Iran reporting tests journalism

This morning’s piece in The Observer by Lindsey Hilsum, international editor of Channel 4 News, and Peter Beaumont illustrated perfectly the challenges and dangers of reporting in a user-generated world which Jeff Jarvis outlined so well yesterday.

The story reads as if the writers had either personally witnessed much of what went on in Tehran yesterday, or had personally spoken to people who had. And yet, we know from other sources that reporting in Tehran was practically impossible in a conventional sense yesterday. Take this morning’s BBC story as an example. “The reports cannot be verified as foreign media in Iran are being severely restricted.”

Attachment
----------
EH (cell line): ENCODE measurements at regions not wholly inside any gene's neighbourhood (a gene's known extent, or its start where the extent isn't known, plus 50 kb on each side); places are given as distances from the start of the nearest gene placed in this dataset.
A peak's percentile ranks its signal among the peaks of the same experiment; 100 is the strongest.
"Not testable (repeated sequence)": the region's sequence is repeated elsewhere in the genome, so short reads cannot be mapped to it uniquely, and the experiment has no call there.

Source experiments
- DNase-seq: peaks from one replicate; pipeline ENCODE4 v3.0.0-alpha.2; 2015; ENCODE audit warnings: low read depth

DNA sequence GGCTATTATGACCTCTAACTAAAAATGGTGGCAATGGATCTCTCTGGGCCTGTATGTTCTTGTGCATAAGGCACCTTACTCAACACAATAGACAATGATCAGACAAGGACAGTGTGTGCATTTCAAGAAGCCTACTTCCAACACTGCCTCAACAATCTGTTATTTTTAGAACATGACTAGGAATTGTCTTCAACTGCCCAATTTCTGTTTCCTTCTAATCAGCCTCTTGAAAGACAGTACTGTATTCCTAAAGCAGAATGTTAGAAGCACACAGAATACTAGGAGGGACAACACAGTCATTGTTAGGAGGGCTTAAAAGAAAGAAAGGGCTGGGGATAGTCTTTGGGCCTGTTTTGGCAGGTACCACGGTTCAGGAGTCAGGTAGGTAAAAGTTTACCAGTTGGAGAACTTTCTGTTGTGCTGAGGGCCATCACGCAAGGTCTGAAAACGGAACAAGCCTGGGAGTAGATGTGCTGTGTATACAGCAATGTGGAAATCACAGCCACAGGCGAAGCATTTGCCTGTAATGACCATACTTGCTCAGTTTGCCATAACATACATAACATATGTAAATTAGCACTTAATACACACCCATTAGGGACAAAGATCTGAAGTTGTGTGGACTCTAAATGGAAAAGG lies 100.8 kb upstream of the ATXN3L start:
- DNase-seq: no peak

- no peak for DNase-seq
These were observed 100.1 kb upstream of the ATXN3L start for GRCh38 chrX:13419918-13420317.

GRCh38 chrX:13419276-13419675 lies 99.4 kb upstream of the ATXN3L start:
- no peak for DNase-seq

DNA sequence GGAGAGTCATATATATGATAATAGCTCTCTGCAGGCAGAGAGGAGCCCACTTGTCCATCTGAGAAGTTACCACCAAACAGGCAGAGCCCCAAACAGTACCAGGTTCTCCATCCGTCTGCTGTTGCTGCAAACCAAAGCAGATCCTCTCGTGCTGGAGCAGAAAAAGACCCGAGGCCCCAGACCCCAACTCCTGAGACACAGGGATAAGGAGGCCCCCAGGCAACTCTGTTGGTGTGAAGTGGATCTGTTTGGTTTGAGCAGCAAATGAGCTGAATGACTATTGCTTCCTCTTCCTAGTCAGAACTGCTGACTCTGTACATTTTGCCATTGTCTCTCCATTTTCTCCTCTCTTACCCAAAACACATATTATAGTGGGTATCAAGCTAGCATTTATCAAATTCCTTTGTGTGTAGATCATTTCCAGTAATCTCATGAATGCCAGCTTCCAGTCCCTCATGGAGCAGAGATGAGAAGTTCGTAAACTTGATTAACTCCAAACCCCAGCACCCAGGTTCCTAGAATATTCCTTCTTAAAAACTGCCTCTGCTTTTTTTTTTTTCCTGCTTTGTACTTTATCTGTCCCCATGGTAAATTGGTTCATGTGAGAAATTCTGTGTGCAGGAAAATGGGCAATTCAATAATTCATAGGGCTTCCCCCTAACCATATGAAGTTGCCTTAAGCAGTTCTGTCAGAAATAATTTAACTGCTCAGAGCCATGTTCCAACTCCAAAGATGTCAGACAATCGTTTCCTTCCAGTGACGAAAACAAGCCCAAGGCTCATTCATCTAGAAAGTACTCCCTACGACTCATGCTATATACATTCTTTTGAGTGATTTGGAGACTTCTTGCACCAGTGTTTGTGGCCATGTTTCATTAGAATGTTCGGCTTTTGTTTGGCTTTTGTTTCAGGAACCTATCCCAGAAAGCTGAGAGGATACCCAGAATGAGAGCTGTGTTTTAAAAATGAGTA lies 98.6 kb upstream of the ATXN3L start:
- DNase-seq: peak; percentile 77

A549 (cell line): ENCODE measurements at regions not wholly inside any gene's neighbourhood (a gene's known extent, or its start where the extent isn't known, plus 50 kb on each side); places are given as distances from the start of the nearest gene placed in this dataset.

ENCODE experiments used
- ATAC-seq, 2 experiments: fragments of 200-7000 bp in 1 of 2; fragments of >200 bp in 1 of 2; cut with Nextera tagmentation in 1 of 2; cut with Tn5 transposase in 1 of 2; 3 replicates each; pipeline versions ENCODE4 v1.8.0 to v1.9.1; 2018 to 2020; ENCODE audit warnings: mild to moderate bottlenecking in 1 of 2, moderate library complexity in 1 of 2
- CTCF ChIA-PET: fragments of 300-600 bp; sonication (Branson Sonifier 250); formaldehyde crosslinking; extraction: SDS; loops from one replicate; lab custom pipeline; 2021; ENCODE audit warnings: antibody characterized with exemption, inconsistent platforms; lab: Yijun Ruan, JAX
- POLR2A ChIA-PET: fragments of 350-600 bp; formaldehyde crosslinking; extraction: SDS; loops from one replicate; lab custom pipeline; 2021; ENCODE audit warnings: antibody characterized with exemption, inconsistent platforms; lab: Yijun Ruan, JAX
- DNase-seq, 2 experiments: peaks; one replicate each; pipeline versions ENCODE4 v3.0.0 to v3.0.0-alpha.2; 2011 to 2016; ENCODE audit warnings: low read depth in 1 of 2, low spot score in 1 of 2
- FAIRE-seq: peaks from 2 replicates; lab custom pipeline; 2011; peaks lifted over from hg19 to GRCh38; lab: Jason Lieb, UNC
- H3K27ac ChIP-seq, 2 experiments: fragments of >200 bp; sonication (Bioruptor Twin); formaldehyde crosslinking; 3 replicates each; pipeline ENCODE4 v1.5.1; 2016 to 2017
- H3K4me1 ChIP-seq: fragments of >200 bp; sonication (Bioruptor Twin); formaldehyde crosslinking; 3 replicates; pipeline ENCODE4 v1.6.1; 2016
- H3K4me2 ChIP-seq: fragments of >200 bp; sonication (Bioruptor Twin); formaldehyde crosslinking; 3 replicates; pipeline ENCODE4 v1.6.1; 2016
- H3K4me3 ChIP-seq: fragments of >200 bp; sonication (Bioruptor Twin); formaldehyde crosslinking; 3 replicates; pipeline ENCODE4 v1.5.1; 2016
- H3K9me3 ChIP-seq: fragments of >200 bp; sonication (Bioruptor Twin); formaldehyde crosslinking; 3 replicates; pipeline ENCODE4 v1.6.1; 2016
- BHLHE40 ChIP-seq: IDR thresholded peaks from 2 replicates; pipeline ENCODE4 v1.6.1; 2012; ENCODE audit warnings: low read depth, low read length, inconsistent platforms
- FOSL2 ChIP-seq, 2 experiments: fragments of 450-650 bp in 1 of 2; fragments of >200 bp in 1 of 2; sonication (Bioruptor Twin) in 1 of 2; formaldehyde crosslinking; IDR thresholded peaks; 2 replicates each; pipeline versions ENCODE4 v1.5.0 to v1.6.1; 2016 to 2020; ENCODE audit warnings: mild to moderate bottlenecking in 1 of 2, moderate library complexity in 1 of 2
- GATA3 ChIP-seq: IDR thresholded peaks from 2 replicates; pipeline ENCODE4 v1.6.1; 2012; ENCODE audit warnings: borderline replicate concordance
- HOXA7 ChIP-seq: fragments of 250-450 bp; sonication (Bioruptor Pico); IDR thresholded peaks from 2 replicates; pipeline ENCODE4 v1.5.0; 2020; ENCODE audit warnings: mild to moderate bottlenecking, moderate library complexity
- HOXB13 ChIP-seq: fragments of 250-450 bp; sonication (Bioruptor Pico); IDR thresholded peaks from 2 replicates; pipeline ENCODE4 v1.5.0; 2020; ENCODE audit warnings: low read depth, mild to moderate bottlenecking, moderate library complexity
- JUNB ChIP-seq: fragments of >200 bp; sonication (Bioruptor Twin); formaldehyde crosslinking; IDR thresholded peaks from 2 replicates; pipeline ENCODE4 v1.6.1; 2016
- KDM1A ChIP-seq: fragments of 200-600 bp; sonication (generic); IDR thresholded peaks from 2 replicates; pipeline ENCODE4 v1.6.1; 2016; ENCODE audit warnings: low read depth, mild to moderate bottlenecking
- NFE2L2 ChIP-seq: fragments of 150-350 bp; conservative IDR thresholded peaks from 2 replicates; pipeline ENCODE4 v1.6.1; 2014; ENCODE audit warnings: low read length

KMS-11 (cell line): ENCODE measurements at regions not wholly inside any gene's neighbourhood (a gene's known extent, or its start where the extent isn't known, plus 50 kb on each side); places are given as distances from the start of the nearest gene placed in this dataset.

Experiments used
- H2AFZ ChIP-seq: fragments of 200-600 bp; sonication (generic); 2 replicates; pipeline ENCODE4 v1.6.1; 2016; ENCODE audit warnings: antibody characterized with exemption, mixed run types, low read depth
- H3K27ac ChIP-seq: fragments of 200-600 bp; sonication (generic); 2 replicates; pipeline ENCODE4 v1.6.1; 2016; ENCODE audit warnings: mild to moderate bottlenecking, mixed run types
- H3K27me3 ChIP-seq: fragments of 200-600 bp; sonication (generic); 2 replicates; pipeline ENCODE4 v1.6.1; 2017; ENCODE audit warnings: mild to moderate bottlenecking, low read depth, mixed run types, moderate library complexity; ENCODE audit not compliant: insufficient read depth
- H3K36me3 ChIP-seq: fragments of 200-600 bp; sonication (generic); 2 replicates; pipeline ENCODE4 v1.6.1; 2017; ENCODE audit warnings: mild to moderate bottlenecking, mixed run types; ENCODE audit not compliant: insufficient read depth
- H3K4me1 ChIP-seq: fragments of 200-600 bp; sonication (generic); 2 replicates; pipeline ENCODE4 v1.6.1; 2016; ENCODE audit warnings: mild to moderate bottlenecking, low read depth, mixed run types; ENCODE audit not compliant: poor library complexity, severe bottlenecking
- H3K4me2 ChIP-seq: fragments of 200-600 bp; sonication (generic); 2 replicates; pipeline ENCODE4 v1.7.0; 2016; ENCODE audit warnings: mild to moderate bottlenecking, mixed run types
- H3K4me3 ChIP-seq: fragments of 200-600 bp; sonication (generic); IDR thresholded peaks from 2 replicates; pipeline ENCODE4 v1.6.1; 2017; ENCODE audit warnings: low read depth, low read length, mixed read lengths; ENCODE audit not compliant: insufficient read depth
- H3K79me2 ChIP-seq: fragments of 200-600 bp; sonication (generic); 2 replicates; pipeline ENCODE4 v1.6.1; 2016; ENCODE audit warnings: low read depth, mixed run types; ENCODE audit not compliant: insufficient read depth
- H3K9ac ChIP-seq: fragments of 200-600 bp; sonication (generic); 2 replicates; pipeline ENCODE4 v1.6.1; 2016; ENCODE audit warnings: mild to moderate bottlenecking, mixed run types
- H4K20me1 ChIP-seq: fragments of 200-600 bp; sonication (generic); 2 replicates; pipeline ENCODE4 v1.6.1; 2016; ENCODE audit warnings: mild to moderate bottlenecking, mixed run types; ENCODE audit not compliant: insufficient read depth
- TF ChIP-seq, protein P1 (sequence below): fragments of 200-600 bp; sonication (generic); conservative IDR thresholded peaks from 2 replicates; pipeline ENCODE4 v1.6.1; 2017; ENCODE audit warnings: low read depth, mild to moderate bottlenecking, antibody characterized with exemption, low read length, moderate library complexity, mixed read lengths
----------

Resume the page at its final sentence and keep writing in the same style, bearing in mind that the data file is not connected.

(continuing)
Indeed, The Guardian’s own Matthew Weaver yesterday was one of the few around the world trying to make sense of the shifting landscape – and relying heavily on Twitter, YouTube and Flickr to do so.

The risks of not being absolutely explicit about what you know first hand, have verified yourself through witnesses or are merely repeating as heresay are very great indeed.

The role of the mainstream media is changing. The world still needs professional journalists to help it navigate: to tell facts from supposition. But fulfilling that role requires an openness which may be very difficult for some. The quicker journalists adapt to their new role as curators, the better for all of us. The situation in Iran illustrates perfectly the need.

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